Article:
Why aren't product recalls popular in India?

Earlier this month, we had our friends over from Bengaluru--Deepty and Namit. Deepty is a tech-savvy corporate lawyer.

Earlier this month, we had our friends over from Bengaluru--Deepty and Namit. Deepty is a tech-savvy corporate lawyer. She has a fetish for the latest gizmos and loves to fiddle around with all kinds of gadgets. Most of us, including her husband, Namit, get her to sort out our tech woes.

But over the last 18 months, Deepty has been rather unlucky with gadgets (especially mobile phones). Till April 2009, the couple was based in Gurgaon and we would meet every weekend. And each week, we would have a new gadget to discuss.

First it was the Nokia E71. The phone would hang every time Deepty received an e-mail with an attachment. Then she bought a Blackberry Storm (the day after its launch in India). And from day one, she had problems with its touchpad. It was not very sensitive. Despite these problems, she used the phone for nearly a year before its charging point spoiled.

Then Deepty purchased another new gadget, the Nokia E72. And the same evening she came online on Google Talk to discuss her latest acquisition with me. But lo, the spacebar didn't work. "Deepty, you can do it. Just try and figure out why it isn't working," I messaged her. But alas, even my tech-savvy friend couldn't figure this one out.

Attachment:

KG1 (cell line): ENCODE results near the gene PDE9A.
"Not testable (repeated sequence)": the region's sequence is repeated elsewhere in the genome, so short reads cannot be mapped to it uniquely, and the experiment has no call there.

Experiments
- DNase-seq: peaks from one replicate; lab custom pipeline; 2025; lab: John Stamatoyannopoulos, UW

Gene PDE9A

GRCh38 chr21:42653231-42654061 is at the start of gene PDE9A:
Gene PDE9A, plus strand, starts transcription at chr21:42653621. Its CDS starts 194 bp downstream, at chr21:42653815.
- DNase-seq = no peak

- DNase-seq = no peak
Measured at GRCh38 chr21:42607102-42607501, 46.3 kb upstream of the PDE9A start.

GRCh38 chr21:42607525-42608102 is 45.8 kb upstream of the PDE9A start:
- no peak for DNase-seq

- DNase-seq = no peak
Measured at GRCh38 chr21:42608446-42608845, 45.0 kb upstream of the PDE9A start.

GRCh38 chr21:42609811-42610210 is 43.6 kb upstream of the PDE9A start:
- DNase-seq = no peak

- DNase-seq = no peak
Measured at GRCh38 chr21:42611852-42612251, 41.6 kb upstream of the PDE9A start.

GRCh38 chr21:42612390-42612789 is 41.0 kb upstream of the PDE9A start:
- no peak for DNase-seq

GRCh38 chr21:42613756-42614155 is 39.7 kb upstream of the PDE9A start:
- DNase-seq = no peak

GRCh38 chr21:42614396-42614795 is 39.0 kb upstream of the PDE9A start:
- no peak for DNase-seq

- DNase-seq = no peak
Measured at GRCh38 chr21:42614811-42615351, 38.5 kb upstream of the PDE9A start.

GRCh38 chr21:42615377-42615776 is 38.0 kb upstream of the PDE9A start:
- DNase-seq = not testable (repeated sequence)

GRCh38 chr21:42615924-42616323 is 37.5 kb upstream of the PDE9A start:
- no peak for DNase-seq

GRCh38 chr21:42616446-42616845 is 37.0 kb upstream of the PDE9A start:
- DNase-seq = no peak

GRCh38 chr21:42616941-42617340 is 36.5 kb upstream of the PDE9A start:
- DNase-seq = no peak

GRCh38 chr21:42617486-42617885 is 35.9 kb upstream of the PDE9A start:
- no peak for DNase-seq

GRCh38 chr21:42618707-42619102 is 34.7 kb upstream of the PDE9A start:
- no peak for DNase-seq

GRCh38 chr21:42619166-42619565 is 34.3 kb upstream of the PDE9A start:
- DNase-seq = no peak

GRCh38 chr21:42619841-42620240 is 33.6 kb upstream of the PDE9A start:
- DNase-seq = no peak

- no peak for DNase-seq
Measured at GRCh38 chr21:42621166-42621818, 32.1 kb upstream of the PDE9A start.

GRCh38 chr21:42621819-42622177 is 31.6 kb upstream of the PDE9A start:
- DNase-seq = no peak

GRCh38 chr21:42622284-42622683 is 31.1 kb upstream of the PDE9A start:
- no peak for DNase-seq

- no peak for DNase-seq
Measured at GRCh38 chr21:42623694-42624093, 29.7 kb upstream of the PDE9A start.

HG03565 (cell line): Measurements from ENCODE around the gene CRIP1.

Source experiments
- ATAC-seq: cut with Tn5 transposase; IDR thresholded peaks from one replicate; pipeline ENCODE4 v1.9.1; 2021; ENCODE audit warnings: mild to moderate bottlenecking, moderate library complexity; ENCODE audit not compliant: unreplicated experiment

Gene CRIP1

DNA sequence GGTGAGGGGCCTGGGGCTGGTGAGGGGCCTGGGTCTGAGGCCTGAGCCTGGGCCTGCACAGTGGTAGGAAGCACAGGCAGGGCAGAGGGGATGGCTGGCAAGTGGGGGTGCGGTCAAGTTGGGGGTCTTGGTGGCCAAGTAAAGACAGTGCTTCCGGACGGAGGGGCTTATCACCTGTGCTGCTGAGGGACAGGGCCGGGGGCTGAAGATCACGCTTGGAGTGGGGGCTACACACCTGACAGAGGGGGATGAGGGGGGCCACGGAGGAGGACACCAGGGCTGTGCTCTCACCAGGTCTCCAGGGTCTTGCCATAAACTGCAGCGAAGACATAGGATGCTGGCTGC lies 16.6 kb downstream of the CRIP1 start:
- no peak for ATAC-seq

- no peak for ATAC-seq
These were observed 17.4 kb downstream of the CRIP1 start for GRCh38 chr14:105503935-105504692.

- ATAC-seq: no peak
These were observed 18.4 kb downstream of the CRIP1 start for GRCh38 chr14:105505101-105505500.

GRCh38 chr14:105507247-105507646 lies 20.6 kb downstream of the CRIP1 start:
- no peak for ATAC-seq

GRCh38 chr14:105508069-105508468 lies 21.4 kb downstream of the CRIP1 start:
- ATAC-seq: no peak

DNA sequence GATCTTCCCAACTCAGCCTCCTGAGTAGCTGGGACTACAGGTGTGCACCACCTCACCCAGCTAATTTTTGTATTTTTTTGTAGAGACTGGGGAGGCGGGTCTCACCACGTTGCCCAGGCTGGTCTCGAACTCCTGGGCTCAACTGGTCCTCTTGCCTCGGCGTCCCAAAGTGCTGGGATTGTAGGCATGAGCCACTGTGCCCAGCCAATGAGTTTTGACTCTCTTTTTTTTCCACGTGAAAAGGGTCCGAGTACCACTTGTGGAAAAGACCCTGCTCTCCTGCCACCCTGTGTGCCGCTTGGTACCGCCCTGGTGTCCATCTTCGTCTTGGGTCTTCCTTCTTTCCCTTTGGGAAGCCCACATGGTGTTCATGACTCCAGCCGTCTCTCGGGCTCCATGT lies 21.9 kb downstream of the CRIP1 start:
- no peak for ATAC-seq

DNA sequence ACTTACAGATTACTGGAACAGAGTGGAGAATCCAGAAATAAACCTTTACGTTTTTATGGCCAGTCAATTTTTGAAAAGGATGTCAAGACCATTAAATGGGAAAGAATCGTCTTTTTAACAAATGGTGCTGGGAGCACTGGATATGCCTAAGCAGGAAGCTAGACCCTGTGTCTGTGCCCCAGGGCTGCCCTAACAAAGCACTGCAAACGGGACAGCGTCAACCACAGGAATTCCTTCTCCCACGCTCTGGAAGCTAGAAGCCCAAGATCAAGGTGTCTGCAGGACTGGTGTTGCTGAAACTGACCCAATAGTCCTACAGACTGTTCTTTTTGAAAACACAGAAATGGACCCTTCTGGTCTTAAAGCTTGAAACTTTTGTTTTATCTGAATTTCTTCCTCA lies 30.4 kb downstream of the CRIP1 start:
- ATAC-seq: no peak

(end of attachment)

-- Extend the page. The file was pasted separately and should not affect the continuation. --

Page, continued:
I could sense her disappointment as she typed out words sans any spaces on Google Talk. Besides, there was another thing that irritated her--a blinking icon if you had a message on the SIM-card (even if you had read it).

She took the phone back to the showroom, where the technician spent four to five hours trying to address the problems. After that, even he gave up.

The shop-owner admitted that these were common complaints with the Nokia E72. Fortunately, the shop took back the phone and she went in for a Blackberry Javelin. Finally, Deepty seems to be content with this new acquisition.

Deepty isn't the only one having problems with gizmos. Recently, I took two old Nokia phones to a roadside repair shop in Delhi. Some of these guys can really help you out when you are facing trouble with gadgets. These shops repair handsets at nearly a fraction of the cost compared to an authorized service outlet and even buy your old handsets at reasonable prices.

The owner of this shop had lots to say about various expensive handsets--how many of them come with bugs and how companies do little to bail out hapless consumer.

This raised a lot of questions in my mind. When was the last time we heard an electronics firm recall its product? Are companies undertaking enough tests on their products before launching them in the market? Are they under tremendous pressure (from competitors) to launch new products? With shorter time to market, they probably don't bother to carry out adequate tests.

And, most importantly, is this the fallout of the global recession?

Since the Indian telecom market is growing at a fast pace, there is (probably) also the feeling that anything produced will get sold. Are Indian consumers being taken for a ride because there are no laws protecting the consumer?

A six- to 12-month warranty is obviously not enough. Companies need to address the bugs. And so long as that doesn't happen, you are stuck with the gadget. It's high time we had consumer bodies and laws that guard the interest of the Indian consumer.